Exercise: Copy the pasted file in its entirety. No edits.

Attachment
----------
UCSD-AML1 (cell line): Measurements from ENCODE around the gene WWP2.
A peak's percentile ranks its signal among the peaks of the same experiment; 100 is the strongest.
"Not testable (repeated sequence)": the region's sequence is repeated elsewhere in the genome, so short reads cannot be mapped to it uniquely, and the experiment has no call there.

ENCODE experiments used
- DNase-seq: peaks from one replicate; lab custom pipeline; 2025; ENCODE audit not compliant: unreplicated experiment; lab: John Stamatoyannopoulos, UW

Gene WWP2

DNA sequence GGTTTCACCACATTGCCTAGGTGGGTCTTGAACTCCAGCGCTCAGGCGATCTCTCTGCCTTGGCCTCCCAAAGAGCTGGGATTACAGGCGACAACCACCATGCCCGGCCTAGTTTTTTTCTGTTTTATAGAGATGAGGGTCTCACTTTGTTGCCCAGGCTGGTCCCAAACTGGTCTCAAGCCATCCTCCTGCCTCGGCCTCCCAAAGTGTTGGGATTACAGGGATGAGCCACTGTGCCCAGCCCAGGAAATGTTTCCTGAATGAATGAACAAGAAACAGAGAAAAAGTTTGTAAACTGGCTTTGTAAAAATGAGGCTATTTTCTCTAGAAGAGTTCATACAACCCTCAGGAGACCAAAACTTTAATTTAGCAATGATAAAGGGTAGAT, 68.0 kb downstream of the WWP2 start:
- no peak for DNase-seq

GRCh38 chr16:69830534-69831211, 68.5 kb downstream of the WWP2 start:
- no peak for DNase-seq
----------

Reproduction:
UCSD-AML1 (cell line): Measurements from ENCODE around the gene WWP2.
A peak's percentile ranks its signal among the peaks of the same experiment; 100 is the strongest.
"Not testable (repeated sequence)": the region's sequence is repeated elsewhere in the genome, so short reads cannot be mapped to it uniquely, and the experiment has no call there.

ENCODE experiments used
- DNase-seq: peaks from one replicate; lab custom pipeline; 2025; ENCODE audit not compliant: unreplicated experiment; lab: John Stamatoyannopoulos, UW

Gene WWP2

DNA sequence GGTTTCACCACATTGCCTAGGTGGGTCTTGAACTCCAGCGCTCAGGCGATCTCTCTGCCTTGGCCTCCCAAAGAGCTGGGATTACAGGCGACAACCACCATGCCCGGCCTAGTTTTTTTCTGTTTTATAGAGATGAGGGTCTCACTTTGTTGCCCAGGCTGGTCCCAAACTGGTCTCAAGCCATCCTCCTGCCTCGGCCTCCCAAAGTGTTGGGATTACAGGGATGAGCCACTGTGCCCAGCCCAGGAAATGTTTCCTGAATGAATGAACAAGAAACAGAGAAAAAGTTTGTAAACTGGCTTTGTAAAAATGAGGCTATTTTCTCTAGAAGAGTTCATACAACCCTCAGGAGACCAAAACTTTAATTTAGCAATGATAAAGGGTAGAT, 68.0 kb downstream of the WWP2 start:
- no peak for DNase-seq

GRCh38 chr16:69830534-69831211, 68.5 kb downstream of the WWP2 start:
- no peak for DNase-seq